Data, research and stories play an important role in effective messaging. Experts from the field offer advice on how to best advocate for your program.
Successful advocacy appeals to both the heart and the head. There are lots and lots of worthy causes for policymakers, voters and funders to consider—and data can help you show why your cause is the one worth supporting.
Incorporate data into your advocacy messages to demonstrate the magnitude of the problem you seek to address. For example: If funding for a key afterschool program grant is cut, how many families will be affected in your city? Your state? How many parents might have to cut back on work hours to care for kids who would otherwise be in free- or low-cost afterschool?
Data can also show the size of the benefits associated with your proposal. For example: If each youth in your program attends school just two extra days per year, how much revenue does that bring to the district? How many more kids are more likely to graduate, since they are no longer chronically absent?
When possible, use social math to make data accessible and engaging. Social math puts large numbers into greater context, so readers better understand and remember what's written. Tips include using phrases like "one in three families" instead of "33 percent of families" and comparing dollar figures to everyday items, like the price of a latte.
Written by Corey Newhouse, Founder and Principal, Public Profit
Two decades of leading afterschool evaluation at Policy Studies Associates has made one thing clear: Research does not belong on a shelf! Research is most useful when it sparks conversations and ideas for improvement, and when findings are shared to spread knowledge among staff and organizations.
Here are five tips for using research to advocate for your program.
- Learn from others! Learn from the lessons of peer organizations and other innovative initiatives. Afterschool programs can learn from research on pedagogy, professional development, psychology and other disciplines.
- Pay attention to implementation research! Outcomes are important, but research on implementation can help map a pathway to them. What does research say about effective staff development, or about how to engage youth in learning?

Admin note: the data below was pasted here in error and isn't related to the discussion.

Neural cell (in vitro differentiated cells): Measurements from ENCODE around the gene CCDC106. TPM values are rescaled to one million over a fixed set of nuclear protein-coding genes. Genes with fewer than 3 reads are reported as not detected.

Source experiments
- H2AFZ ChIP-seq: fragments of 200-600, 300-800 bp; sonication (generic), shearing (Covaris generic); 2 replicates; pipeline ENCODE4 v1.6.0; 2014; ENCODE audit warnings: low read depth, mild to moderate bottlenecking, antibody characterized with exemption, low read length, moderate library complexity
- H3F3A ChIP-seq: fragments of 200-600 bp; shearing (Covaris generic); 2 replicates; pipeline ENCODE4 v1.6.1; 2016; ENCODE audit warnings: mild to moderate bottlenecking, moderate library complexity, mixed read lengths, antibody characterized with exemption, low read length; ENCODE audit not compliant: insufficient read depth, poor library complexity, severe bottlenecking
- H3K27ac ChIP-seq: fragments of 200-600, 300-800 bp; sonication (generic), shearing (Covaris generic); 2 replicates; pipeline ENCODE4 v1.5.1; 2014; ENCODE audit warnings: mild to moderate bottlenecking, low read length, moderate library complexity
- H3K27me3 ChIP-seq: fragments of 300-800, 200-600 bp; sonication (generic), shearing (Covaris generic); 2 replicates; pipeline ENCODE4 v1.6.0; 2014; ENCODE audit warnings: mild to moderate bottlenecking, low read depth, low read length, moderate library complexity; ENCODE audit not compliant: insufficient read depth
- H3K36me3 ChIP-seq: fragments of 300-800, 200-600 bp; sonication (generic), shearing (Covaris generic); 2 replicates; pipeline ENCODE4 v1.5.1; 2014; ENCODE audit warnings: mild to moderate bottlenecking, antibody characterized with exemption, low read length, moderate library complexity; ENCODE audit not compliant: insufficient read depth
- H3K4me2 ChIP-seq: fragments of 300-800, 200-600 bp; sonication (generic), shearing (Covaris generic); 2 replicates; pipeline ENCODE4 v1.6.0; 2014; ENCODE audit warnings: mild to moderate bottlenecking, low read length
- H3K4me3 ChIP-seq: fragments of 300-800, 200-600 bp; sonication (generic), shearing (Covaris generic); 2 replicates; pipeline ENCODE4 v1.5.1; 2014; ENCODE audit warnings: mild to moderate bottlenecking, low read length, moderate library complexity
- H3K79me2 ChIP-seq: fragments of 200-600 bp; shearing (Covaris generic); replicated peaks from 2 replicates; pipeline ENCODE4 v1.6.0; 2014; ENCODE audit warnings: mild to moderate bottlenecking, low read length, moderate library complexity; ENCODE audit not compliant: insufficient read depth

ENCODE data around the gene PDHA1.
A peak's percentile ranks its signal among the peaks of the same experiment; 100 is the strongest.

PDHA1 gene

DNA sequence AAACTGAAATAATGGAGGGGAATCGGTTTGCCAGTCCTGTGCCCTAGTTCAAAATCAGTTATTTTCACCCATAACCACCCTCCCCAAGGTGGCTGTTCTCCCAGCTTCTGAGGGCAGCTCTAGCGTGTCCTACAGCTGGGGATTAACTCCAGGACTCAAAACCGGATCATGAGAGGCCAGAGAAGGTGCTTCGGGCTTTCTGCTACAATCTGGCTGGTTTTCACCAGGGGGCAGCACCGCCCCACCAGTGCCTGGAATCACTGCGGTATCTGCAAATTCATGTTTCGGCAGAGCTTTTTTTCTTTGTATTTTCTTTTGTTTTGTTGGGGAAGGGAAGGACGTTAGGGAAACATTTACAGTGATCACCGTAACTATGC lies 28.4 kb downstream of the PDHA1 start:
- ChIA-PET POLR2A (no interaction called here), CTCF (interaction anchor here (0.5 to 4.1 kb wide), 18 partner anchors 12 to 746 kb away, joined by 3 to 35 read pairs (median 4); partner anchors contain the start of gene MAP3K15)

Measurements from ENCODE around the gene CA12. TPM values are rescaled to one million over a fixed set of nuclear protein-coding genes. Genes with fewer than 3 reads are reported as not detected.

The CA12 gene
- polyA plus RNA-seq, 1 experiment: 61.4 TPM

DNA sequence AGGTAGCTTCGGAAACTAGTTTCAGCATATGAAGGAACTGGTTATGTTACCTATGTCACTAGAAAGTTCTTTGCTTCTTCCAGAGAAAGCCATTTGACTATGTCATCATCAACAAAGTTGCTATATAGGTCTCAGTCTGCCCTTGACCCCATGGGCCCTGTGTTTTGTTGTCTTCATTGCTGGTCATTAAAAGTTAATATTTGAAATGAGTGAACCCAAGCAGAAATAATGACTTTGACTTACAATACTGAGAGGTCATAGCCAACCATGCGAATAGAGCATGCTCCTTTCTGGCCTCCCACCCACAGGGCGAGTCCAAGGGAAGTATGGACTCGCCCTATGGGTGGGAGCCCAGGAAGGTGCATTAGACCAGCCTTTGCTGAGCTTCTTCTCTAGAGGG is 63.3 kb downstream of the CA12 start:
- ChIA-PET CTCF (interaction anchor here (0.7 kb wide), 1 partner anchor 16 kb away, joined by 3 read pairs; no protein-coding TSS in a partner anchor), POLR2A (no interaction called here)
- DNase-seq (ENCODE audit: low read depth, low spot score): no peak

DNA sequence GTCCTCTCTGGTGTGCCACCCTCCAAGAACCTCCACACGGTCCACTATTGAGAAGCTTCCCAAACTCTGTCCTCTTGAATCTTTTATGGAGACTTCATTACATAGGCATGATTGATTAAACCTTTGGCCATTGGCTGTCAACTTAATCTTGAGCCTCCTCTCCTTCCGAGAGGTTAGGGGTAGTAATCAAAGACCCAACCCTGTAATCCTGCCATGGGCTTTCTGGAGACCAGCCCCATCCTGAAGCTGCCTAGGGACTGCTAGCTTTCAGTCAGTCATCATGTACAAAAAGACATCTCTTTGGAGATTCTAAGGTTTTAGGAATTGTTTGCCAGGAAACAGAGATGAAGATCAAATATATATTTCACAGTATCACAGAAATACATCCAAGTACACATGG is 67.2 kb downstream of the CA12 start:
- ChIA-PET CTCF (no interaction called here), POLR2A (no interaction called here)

- Share research! Use research to engage in conversations with board members and funders about your program goals. Research can create common ground and help you make the case for your program.
- Use anecdotes! Anecdotes can be powerful ways to demonstrate how your program incorporates research-based strategies. Use stories about your program to illustrate research findings about implementation and effectiveness, and to communicate success.
- Be a learning organization! Reflect on the implications of emerging research and make appropriate shifts in practice and policy. Don't just chase the latest buzz: Stay true to your core mission, but strategically adapt to reflect research-based approaches. This will establish your organization as quality-driven and data-informed.
Written by Christina Russell, Managing Director, Policy Studies Associates
Storytelling is the single most powerful communication tool we have. We listen differently when we're being told a story—and that applies to policymakers as well. The Greater Good Science Center shares about the science of storytelling and how stories actually trigger physical changes in the body. Through storytelling, we activate the emotional side of our brains—and we change hearts and minds. Stories help people gain understanding and find points of connection, and become inspired to take action. It's through telling stories that we bring our truths to light and we bring data to life.
Not sure where to start? Engaging in advocacy is a uniquely empowering way of telling our stories. These ideas can be built into youth voice and social awareness curriculum, as well as family engagement. Try a few tips and check out the great resources available at www.AfterschoolAlliance.org.
- Use a phone to capture a short story and post to social media. Don't forget to tag your legislators.
- Hold a storytelling session with youth and families. Consider turning it into a town hall and invite legislators to listen.
- Start a blog where students write their stories to share with legislators. Maybe submit a few as an op-ed in your local newspaper.
- Collect short stories from youth and families on postcards. Then, deliver them to your legislator.
- Invite legislators to visit your program and have youth and families tell their stories.
Written by Ruth Obel-Jorgensen, Executive Director, California School-Age Consortium
This article originally appeared in the Summer 2017 issue ofAfterSchool Today magazine, the official publication of NAA.